Now that we have defined these terms, we can take a look at our Cloud Adoption Roadmap and our 10 steps:
If you're interested in learning more, I offer a range of Cloud, DevOps and Scaled Agile courses at ALC Training:
Cloud Courses (Foundation to Advanced)
DevOps (Foundation to Advanced)
Scaled Agile Framework, or SAFe for short, is a large interactive knowledge-based of best practices, case studies, courses and toolkits. The patterns and resources are proven, backed up by numberous case studies. It is specifically designed to work for very small businesses, right through to multi-billion dollar corporate giants. How does it do that?
Well there are a number of components that allow the method to scale. This includes a list of the key principles, outlined above, but also used the concept of Agile Release Trains. These are teams of teams, containing all your resources, including suppliers and partners, that are co-ordinated through program increment (PI) planning. These planning sessions ensure all the trains are moving in the same direction and that all the work is decomposed into features and stories. This results in working code shortly after the first sprint.
The framework itself comes in four flavours:
Large Solution SAFe
Still not convinced.....well there are a wealth of case studies on the SAFe site:
Below is are a few of my favourites:
Want to know more about how to use SAFe? Please check out my Leading SAFe 2 Day Course. Please let myself or ALC Training know when and where we can run this course for your organisation:
For the first time in 2018, it's become easier than ever to gauge the state of the cloud market. New data from the top cloud providers, mean we can really see who is dominating the landscape. In this blog, I've chosen to look at the total revenue as an indicator of success. Partly because it's easy to measure, but also because it given an indication of relative market opportunity and growth.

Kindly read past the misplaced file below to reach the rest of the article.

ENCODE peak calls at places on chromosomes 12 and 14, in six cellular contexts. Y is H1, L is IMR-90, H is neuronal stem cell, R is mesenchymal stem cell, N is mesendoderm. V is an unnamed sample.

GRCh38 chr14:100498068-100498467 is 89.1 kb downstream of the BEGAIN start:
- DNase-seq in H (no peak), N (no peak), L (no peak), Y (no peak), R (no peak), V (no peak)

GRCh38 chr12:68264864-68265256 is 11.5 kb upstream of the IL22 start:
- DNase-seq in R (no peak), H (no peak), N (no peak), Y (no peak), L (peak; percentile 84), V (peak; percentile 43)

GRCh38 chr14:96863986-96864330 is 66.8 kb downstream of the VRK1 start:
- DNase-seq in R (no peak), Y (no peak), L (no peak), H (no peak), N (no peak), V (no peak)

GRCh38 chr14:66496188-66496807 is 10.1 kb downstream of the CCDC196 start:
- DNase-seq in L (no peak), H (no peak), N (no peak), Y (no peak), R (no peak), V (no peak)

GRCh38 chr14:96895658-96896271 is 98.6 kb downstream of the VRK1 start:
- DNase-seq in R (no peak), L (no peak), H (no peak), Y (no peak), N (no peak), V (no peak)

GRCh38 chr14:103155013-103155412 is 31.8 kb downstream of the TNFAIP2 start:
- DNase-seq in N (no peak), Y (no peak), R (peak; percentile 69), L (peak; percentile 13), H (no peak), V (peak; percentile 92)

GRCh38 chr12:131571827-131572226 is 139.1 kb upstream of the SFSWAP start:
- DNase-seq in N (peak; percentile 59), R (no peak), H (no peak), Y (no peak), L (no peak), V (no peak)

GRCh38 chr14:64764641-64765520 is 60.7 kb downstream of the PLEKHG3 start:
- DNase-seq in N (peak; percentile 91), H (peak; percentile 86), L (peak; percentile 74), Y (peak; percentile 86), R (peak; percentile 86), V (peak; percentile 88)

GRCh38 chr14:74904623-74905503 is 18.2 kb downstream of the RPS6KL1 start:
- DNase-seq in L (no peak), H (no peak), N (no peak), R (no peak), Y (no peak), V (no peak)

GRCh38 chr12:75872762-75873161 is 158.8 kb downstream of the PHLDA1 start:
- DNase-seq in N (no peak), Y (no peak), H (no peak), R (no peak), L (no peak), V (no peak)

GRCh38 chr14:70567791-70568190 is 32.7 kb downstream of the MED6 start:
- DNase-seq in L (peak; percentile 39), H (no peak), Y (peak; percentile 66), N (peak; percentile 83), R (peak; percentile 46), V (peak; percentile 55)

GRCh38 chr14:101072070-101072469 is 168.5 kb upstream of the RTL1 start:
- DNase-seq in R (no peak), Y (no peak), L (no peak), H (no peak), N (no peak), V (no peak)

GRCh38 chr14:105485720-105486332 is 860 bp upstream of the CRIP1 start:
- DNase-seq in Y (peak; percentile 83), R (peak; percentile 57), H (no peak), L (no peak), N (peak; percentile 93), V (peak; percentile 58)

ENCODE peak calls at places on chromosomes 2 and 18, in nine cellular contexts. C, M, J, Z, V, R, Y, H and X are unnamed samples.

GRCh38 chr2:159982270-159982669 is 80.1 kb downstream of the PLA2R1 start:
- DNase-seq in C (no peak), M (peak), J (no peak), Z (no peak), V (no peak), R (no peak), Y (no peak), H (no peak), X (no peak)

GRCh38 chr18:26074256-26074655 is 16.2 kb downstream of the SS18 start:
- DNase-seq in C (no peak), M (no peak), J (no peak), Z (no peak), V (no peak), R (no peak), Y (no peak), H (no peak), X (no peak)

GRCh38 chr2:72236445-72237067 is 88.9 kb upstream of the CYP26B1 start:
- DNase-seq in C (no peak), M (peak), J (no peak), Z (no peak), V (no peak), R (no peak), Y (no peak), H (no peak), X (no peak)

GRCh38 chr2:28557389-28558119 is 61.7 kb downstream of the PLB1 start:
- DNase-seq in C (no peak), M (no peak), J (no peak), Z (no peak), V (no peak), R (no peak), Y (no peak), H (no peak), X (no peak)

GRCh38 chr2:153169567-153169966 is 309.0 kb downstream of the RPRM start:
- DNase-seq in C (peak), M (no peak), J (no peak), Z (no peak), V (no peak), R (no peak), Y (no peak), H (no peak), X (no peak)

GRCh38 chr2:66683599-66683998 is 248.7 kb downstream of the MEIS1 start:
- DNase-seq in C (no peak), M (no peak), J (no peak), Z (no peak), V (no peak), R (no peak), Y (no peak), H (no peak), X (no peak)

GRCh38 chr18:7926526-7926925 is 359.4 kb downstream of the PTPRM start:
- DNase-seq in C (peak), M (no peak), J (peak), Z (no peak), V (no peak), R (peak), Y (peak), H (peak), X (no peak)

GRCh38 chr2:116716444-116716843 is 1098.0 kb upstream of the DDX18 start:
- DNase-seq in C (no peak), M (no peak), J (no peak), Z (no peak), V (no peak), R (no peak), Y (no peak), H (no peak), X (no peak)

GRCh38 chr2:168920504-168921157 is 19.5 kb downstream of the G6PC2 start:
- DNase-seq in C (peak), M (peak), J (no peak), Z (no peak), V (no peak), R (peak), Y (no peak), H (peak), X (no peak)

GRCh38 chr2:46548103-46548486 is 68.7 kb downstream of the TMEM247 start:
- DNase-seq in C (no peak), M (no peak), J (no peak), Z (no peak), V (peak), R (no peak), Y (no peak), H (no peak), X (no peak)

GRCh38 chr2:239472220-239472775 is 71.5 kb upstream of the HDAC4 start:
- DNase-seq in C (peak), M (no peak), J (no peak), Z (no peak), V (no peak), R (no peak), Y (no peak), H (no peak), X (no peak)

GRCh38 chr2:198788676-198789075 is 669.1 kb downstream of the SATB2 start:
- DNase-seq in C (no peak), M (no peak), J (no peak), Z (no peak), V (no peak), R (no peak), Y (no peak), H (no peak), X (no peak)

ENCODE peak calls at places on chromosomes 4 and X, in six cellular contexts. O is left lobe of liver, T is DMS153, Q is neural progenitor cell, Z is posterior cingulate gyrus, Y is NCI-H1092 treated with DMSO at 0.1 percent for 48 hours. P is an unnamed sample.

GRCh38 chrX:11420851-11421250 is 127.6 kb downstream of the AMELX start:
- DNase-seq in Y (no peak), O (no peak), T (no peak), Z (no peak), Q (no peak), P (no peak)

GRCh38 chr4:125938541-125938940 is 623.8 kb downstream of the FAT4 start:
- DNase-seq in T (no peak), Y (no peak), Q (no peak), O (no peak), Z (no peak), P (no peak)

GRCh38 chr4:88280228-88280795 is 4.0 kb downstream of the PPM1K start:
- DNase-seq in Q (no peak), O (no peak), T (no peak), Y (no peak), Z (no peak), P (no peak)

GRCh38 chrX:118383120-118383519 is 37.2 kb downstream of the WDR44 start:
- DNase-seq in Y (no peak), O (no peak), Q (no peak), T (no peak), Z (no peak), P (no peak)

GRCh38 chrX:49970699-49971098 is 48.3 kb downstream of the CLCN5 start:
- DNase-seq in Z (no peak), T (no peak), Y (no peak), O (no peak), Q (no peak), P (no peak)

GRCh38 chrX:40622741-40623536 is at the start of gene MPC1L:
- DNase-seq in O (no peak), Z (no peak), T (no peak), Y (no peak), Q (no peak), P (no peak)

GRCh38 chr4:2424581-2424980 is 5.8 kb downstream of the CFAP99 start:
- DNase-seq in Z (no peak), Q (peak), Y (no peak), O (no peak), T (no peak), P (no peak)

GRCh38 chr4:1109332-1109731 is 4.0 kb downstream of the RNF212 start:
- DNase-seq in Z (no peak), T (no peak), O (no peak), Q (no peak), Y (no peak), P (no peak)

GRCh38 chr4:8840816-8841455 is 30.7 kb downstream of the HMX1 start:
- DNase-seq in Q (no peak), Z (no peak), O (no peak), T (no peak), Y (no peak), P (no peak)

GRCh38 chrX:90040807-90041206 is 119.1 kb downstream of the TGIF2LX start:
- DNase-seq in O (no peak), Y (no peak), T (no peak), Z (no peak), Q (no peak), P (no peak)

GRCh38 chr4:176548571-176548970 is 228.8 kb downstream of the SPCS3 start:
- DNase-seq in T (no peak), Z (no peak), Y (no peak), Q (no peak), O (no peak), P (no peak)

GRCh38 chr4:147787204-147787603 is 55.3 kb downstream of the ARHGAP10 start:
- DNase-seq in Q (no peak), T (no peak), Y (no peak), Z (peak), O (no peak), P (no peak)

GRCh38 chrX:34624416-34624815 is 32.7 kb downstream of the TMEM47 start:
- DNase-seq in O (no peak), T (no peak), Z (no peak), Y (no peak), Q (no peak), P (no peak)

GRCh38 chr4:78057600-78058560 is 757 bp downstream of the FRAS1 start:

This chart is taken from a great ZDNET article that was published earlier this year:
It clearly shows Microsoft as the dominant force, which I predicted would be the case back in 2016. My colleagues at DXC Technology will attest to that prediction. I think it's also a reflection on a number of compelling events that have materialised over the past few years:
On the Amazon Web Services side, there is much progress and improvement especially in the area of new services. AWS are very good in the Serverless and PaaS spaces, adding a whole series of new innovations. These and exciting innovations were announced at the AWS ReInvent 2017 conference last year and include:
Oracle are coming up fast, probably as a result of their push in the past 12-18 months. A rep at Oracle invited me to attend Oracle Cloud World, which introduced me to the maturity and sleek look of their latest cloud offerings. The pics below gives a quick overview of the Oracle Cloud offerings:
IBM is a little way behind the Top 2 leaders with their suite of cloud offerings. IBM Watson is probably the best known. I'm still waiting for IBM to approach me to, and invite me to their conference. Check out the screenshot below:
More information on IBM cloud services can be found here:
Alibaba are a definitely one to watch. My prediction, is that by 2020 Alibaba will be No. 3 by revenue and may well be looking to eat up AWS with a takeover strategy, to compete with Microsoft. Here is a quick overview of the predicted growth of Alibaba revenue vs AWS:
And here is a good article that articulates how large and dangerous Alibaba really is. I do apologise for all the popups, but the free content on the site IS worth the pain:
The link below gives another perspective on the Microsoft / AWS revenue growth story, outlining some of the great customers stories to come out of the Azure platform. These include:
Finally if you feel you need some specialised training or business advice on AWS, Microsoft Azure, IBM, Oracle or Cloud CyberSecurity, feel free to reach out to me or to ALC Training:
#CloudComputing #Cloud #AWS #Amazon #Microsoft #Azure #Office365 #CyberSecurity #CCSP #Training #Coaching #AI
Paul Colmer is a digital coach for ALC training and consulting, with a real passion for learning and applying disruptive technologies. Paul has responsibility for building and delivering ALC's digital architecture strategy and the development and execution of a number of cloud courses, including Cloud Security (CCSP), Amazon AWS, DevOps, Microsoft Azure and Office 365.